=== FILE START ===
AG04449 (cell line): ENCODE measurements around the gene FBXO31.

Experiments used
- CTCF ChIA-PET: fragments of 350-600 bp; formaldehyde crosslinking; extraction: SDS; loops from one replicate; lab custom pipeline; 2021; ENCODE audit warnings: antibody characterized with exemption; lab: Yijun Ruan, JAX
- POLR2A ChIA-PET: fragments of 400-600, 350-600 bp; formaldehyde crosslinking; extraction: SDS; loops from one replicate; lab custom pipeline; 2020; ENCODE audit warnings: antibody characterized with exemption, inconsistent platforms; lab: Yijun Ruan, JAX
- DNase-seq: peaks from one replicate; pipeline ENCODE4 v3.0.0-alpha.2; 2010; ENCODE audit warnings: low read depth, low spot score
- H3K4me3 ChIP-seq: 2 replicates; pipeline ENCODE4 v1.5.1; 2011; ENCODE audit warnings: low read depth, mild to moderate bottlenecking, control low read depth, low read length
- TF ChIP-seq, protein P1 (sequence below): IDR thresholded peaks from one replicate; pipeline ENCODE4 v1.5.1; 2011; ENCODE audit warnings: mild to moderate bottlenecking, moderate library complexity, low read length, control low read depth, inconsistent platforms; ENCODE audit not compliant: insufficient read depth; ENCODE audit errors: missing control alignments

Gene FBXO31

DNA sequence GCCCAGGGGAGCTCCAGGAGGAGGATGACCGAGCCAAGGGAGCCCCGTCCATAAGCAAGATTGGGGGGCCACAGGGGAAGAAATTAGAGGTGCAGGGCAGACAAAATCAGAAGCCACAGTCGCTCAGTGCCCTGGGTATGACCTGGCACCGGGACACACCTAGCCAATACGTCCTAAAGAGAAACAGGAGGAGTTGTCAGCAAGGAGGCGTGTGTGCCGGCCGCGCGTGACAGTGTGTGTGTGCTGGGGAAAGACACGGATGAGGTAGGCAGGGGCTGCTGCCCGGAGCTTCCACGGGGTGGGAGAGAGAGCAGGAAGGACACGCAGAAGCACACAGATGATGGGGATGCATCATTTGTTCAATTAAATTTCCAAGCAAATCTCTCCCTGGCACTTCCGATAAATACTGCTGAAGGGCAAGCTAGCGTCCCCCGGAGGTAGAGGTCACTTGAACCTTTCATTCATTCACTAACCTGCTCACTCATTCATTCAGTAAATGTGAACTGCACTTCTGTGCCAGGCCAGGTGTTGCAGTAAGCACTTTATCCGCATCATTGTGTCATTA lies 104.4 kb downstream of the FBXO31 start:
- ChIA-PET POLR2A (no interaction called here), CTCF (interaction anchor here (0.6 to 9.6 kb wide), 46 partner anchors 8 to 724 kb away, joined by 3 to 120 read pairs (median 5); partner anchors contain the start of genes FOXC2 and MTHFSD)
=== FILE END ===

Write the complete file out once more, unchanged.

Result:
AG04449 (cell line): ENCODE measurements around the gene FBXO31.

Experiments used
- CTCF ChIA-PET: fragments of 350-600 bp; formaldehyde crosslinking; extraction: SDS; loops from one replicate; lab custom pipeline; 2021; ENCODE audit warnings: antibody characterized with exemption; lab: Yijun Ruan, JAX
- POLR2A ChIA-PET: fragments of 400-600, 350-600 bp; formaldehyde crosslinking; extraction: SDS; loops from one replicate; lab custom pipeline; 2020; ENCODE audit warnings: antibody characterized with exemption, inconsistent platforms; lab: Yijun Ruan, JAX
- DNase-seq: peaks from one replicate; pipeline ENCODE4 v3.0.0-alpha.2; 2010; ENCODE audit warnings: low read depth, low spot score
- H3K4me3 ChIP-seq: 2 replicates; pipeline ENCODE4 v1.5.1; 2011; ENCODE audit warnings: low read depth, mild to moderate bottlenecking, control low read depth, low read length
- TF ChIP-seq, protein P1 (sequence below): IDR thresholded peaks from one replicate; pipeline ENCODE4 v1.5.1; 2011; ENCODE audit warnings: mild to moderate bottlenecking, moderate library complexity, low read length, control low read depth, inconsistent platforms; ENCODE audit not compliant: insufficient read depth; ENCODE audit errors: missing control alignments

Gene FBXO31

DNA sequence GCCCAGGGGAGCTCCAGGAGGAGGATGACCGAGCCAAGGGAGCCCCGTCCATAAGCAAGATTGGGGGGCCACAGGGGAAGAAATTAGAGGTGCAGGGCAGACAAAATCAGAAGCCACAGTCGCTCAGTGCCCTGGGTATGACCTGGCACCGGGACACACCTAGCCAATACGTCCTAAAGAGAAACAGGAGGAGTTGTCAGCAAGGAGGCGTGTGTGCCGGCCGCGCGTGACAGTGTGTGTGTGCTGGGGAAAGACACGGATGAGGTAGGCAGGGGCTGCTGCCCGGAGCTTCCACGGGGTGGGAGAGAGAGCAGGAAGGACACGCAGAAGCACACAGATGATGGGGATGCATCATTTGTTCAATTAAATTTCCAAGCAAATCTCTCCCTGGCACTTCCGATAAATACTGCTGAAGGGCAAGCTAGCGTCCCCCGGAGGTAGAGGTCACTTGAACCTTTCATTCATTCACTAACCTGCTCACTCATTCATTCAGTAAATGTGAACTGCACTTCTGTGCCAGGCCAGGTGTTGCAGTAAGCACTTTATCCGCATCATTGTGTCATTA lies 104.4 kb downstream of the FBXO31 start:
- ChIA-PET POLR2A (no interaction called here), CTCF (interaction anchor here (0.6 to 9.6 kb wide), 46 partner anchors 8 to 724 kb away, joined by 3 to 120 read pairs (median 5); partner anchors contain the start of genes FOXC2 and MTHFSD)